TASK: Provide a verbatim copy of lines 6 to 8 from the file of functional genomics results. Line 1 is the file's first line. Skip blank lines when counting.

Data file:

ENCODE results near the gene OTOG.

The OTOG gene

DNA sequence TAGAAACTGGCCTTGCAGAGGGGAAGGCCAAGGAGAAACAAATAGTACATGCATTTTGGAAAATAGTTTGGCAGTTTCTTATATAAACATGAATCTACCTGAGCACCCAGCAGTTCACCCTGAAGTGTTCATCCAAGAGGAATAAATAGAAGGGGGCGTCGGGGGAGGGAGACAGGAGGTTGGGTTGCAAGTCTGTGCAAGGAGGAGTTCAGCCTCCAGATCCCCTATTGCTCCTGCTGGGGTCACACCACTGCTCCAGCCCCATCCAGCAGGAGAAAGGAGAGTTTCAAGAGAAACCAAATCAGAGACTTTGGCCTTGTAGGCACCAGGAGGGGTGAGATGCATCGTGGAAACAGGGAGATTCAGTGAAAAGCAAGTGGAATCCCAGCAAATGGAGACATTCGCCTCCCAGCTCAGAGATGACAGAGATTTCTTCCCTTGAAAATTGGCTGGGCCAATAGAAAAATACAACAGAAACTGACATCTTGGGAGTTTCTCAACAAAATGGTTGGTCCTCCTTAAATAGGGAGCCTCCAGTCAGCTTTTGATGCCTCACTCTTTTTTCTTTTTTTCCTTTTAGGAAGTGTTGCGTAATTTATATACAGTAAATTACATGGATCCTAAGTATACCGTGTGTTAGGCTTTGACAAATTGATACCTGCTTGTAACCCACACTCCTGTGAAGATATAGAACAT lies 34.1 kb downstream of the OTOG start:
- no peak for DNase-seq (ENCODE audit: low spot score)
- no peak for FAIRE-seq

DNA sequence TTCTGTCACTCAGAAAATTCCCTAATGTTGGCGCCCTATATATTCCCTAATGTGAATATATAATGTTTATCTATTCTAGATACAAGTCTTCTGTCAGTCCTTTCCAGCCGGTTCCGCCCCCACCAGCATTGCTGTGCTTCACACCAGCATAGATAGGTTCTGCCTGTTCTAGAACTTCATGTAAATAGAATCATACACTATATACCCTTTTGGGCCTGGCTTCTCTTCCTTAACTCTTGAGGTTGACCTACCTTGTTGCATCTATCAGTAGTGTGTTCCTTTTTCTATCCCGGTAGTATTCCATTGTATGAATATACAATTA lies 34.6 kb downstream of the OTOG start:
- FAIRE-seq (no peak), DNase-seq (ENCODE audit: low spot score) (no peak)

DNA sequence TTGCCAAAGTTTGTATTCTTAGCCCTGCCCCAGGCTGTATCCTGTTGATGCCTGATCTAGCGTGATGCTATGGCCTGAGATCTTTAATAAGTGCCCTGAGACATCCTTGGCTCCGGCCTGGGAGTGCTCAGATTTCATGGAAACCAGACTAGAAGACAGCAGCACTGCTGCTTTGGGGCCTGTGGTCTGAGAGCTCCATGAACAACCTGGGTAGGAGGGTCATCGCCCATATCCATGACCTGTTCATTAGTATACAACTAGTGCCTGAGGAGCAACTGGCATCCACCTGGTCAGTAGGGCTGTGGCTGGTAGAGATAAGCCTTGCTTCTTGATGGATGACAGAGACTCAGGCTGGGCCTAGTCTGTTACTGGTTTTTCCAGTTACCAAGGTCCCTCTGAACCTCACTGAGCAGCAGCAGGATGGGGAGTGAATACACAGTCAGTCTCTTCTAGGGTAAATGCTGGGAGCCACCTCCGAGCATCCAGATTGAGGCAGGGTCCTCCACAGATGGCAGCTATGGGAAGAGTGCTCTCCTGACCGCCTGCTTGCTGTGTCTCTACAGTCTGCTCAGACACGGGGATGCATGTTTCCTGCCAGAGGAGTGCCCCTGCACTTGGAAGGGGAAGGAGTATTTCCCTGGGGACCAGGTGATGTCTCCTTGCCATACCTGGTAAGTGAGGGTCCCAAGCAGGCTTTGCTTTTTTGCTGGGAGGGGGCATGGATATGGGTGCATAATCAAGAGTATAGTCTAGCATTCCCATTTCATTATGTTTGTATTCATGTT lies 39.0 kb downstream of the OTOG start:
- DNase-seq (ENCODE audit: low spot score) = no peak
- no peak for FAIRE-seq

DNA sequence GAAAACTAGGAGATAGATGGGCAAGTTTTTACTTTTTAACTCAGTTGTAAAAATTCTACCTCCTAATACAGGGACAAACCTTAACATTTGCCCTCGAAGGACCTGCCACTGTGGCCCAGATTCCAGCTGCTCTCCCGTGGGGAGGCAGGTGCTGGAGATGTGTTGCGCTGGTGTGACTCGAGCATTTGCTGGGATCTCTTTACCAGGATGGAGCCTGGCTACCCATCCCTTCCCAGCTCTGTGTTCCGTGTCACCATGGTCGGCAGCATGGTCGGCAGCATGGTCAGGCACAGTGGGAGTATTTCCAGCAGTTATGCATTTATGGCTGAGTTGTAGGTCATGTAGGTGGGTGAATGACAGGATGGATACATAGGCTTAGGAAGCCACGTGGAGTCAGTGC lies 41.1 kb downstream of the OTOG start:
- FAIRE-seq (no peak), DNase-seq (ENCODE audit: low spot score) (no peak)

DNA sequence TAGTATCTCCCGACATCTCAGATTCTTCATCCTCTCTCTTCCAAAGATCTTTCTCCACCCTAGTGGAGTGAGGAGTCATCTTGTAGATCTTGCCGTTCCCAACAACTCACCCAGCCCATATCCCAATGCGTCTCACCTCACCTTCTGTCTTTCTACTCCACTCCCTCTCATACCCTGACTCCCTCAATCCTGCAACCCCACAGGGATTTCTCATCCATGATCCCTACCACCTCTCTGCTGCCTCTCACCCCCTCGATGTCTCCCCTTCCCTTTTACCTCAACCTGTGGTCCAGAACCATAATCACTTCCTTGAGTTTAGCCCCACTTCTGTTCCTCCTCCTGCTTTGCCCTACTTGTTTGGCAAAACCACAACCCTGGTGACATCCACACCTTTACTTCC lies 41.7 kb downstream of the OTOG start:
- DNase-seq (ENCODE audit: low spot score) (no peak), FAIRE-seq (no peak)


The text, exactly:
DNA sequence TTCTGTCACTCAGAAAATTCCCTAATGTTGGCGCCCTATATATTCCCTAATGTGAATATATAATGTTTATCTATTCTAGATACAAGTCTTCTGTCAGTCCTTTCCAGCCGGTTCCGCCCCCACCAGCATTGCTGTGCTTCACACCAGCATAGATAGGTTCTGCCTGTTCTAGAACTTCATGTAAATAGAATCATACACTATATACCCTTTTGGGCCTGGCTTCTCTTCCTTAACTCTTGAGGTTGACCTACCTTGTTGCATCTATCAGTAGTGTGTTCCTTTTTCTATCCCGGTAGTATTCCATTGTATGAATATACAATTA lies 34.6 kb downstream of the OTOG start:
- FAIRE-seq (no peak), DNase-seq (ENCODE audit: low spot score) (no peak)

DNA sequence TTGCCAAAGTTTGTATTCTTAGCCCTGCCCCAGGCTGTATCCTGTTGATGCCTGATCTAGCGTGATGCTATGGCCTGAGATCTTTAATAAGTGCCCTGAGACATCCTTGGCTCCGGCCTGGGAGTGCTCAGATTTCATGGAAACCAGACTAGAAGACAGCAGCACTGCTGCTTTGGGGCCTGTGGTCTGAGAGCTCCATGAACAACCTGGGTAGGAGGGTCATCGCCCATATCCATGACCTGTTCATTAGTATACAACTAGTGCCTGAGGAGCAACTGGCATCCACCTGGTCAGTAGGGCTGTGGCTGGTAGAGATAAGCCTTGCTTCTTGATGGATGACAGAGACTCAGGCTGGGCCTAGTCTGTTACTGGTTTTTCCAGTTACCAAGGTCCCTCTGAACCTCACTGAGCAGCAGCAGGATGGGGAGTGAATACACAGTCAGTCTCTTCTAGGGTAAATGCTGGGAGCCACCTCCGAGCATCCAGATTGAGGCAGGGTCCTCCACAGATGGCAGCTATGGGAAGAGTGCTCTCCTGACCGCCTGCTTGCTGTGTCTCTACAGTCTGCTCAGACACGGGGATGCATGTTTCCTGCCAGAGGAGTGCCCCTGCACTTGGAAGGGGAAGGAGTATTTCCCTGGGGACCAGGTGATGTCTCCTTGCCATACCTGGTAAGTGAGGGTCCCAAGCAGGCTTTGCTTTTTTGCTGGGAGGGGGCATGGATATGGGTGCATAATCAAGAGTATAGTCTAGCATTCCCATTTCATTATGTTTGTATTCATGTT lies 39.0 kb downstream of the OTOG start: